Agaaming Aki 2022

This month’s extension column is by Minnesota Sea Grant (MNSG) undergraduate intern Megan Gilles who writes about a MNSG environmental literacy project designed to teach youth about nature and science in an outdoor setting. 

Image credit: Megan Gilles/MNSG
Person reading a book to other people while they all sit in a grassy field on a sunny day.

Story time at the 2022 Agaaming Aki event. Minnesota Sea Grant Extension Educator Marte Kitson reads a story to the event participants.

Image credit: Megan Gilles

My name is Megan Gilles and I am an undergraduate extension education intern working with Minnesota Sea Grant (MNSG). This summer I traveled to Grand Portage, Minnesota, to help deliver an environmental literacy program about streams and the food webs of stream ecosystems at a week-long camp for tribal youth. The camp was called Agaaming Aki (i.e., “the land across the water”).

Youth from Grand Portage, Minnesota, hosted peers from Bois Forte and Fond du Lac Tribal and Community College's youth outreach program called Gidakiimanaaniwigamig for two separate Agaaming Aki events. Agaaming Aki events are week-long overnight camping experiences for tribal youth in Grand Portage, Minnesota. Participants had the opportunity to engage in science-based programming through hands-on experiences, witness an Ojibwe/Dakota star story presentation, craft with community members, and hear about natural resource management career opportunities.

The event ran from July 18 through July 22, 2022, and I accompanied Marte Kitson, MNSG environmental literacy extension educator, as we demonstrated the interconnectedness of terrestrial and aquatic environments.

We started the week with an activity called Fish on Trees. Marte and I soaked mesh bags filled with leaves in a stream for three weeks prior to the camp. The campers helped us remove the bags from the stream and they picked apart the leaf bags to see what insects were inside. We were looking for macroinvertebrates — insects in their nymph and larval stages that don’t have a backbone, but are large enough to see without a microscope. Many of the tiny creatures the campers found were macroinvertebrates.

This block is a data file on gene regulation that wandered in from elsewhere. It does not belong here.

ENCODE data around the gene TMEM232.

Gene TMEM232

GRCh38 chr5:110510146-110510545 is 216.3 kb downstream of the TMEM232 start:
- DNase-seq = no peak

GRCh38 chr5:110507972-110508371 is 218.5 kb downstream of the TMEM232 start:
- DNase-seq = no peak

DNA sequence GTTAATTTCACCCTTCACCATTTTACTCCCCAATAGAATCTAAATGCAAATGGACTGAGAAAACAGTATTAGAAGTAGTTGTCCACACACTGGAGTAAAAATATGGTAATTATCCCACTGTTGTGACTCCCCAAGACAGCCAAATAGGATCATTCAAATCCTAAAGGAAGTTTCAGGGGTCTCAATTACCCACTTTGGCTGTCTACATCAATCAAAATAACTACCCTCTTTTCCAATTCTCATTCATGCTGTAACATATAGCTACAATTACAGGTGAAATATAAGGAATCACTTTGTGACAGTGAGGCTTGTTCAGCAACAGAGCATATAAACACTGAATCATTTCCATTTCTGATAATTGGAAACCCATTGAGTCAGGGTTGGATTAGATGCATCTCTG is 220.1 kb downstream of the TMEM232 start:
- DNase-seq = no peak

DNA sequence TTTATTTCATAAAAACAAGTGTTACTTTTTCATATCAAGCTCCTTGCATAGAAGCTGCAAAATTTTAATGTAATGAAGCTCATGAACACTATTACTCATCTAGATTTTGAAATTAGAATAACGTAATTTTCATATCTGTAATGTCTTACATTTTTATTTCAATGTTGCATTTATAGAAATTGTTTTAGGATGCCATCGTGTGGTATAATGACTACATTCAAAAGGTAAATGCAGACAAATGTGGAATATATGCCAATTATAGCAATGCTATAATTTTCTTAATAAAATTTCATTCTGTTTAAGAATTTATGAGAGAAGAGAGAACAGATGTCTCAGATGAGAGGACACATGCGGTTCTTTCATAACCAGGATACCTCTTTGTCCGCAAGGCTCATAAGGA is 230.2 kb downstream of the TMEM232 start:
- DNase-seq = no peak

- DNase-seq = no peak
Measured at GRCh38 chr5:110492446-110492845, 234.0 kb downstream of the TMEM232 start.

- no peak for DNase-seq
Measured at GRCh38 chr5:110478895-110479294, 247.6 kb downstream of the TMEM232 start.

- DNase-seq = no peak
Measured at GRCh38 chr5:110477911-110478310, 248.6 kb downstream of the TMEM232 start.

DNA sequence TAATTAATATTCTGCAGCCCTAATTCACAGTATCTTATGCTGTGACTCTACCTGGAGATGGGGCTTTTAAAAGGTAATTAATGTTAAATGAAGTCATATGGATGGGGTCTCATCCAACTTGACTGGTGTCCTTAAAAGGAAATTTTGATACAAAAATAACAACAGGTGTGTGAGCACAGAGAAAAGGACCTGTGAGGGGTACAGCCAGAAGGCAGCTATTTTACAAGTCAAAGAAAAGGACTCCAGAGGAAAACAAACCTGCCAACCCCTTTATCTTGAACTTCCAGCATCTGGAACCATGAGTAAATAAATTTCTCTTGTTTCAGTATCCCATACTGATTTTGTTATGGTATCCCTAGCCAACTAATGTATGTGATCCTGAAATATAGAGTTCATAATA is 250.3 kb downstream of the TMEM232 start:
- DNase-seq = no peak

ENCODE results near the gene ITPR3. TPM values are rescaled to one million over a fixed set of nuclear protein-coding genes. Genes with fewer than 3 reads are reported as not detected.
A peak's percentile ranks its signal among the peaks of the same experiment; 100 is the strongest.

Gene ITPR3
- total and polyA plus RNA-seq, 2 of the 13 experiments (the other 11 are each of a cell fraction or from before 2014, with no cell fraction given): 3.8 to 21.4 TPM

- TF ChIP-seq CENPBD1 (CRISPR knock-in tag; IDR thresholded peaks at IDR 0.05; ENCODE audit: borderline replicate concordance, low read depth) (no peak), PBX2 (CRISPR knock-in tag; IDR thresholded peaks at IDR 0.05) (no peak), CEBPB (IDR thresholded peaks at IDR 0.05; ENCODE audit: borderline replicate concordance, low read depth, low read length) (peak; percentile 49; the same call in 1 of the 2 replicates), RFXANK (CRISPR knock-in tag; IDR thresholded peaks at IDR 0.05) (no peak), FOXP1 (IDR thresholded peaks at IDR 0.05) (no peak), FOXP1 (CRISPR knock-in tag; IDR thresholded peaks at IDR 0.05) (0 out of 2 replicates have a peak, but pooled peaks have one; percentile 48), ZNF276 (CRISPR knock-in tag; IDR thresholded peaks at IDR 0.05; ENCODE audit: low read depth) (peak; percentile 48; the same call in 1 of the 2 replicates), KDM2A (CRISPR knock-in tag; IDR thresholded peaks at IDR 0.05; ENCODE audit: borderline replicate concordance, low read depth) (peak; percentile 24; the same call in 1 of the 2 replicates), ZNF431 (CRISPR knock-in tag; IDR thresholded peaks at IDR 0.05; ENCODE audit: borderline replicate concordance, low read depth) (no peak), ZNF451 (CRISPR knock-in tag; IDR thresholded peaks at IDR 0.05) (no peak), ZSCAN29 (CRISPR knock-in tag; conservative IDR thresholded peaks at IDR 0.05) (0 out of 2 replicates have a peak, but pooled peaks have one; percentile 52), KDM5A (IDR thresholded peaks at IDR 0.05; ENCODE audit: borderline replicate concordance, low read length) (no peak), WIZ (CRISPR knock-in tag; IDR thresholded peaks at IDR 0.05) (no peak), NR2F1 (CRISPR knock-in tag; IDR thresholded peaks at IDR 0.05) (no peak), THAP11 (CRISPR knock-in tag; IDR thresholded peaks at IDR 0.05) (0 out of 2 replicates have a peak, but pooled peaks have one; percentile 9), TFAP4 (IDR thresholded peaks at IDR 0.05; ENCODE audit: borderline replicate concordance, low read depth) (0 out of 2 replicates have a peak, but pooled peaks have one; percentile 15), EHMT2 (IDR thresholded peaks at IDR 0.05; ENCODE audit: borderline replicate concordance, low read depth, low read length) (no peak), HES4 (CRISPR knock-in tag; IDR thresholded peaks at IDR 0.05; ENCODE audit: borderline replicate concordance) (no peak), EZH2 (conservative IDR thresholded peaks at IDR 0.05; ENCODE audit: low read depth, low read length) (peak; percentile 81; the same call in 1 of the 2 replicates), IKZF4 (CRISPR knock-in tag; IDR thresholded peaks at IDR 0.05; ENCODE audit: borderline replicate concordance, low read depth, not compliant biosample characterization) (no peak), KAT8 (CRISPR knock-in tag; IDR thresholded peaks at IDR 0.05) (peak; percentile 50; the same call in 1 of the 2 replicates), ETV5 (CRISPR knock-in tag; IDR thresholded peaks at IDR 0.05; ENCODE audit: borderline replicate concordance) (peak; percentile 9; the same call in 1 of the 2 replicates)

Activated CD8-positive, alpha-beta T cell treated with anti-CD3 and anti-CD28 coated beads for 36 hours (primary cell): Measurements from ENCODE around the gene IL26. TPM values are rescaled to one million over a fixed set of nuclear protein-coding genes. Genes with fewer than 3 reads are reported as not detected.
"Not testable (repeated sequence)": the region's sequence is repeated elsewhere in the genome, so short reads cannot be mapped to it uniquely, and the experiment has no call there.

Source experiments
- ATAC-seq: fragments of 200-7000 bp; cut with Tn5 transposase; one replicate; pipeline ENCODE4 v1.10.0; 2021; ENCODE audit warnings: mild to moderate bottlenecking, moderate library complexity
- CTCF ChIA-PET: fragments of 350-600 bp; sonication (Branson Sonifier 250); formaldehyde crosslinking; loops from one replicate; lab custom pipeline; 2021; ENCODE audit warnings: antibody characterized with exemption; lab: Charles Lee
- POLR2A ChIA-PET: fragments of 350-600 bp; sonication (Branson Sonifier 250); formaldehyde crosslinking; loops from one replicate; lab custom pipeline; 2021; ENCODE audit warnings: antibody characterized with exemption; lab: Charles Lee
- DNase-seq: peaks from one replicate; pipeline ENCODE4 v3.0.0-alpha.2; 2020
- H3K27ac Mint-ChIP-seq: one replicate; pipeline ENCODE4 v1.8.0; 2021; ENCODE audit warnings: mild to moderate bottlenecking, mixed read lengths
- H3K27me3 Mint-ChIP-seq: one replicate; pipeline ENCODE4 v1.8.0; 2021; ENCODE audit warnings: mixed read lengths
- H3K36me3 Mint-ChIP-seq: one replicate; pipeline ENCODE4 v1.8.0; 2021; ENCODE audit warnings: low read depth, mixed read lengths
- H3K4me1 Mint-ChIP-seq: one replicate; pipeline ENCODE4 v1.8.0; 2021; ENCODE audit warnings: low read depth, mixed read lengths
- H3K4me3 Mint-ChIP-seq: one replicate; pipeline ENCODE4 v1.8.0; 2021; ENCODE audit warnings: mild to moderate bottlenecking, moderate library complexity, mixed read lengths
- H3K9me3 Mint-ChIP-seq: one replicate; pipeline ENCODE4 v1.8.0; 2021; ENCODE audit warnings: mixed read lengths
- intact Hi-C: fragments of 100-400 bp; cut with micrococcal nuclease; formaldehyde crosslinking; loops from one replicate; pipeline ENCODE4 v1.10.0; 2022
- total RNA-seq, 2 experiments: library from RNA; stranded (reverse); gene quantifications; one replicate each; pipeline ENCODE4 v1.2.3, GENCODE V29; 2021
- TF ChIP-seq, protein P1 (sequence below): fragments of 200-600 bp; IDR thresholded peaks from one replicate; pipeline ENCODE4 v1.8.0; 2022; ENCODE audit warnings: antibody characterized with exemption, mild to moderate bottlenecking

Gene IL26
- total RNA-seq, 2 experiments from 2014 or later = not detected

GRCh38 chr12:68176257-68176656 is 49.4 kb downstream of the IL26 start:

Macroinvertebrates in a waterbody can serve as water-quality indicators. According to the EPA, waterbodies in healthy biological condition support a wide variety and high number of macroinvertebrates. Bacteria that grow on leaves, like the leaves we collected in the leaf packs, can feed larvae, which can feed smaller fish, which can feed bigger fish, which can end up in our stomachs. That’s why we say, ‘fish grow on trees!’

During a community fish fry and lacrosse game during the week-long event, campers said they better understood how aquatic food webs are related to the land and themselves. They said they realized how the energy that began in a leaf provided them with energy to play lacrosse. The activity was a great demonstration of how life on land helps to sustain the aquatic community in a Great Lakes watershed.

After the Fish Grow on Trees activity, Marte and I led a game called predator-prey, which is a land-based example of terrestrial interconnectedness. Campers were divided into teams of herbivores (moose, which eat only plants), omnivores (black bears, which eat plants and meat), and carnivores (wolves, which eat mostly meat). The goal of the game was for each team to gather food for their team and avoid being eaten. Throughout the game, campers were encouraged to visualize how different species might interact with each other. Some of the campers’ survival tactics mirrored strategies used by animals in the wild, such as a lone wolf hiding behind a tree to ambush a moose, or the moose team traveling together as a herd for protection against the carnivores. Campers said they learned that everything is connected, whether in the water or on the land.

Megan Gilles
Image credit: Megan Gilles

I learned in my extension internship with MNSG that there are many teaching opportunities in the education field outside of a classroom. My internship involved interacting with a wide range of audiences, from the campers at Agaaming Aki to teachers from around the Great Lakes region. Because MNSG provides teachers with professional development experiences and educational tools that help them deliver Great Lakes curriculum to their students, I viewed some of my internship as a behind-the-scenes look at education. I enjoyed working with both formal and informal educators who are passionate about what they do. They inspire me to continue a career path in education and pursue a degree in secondary education. Overall, I have gained valuable experience and skills with MNSG that will help me find success in my future career.

For more information go to MNSG's Education Resources webpages or contact MNSG Extension Educator Marte Kitson.

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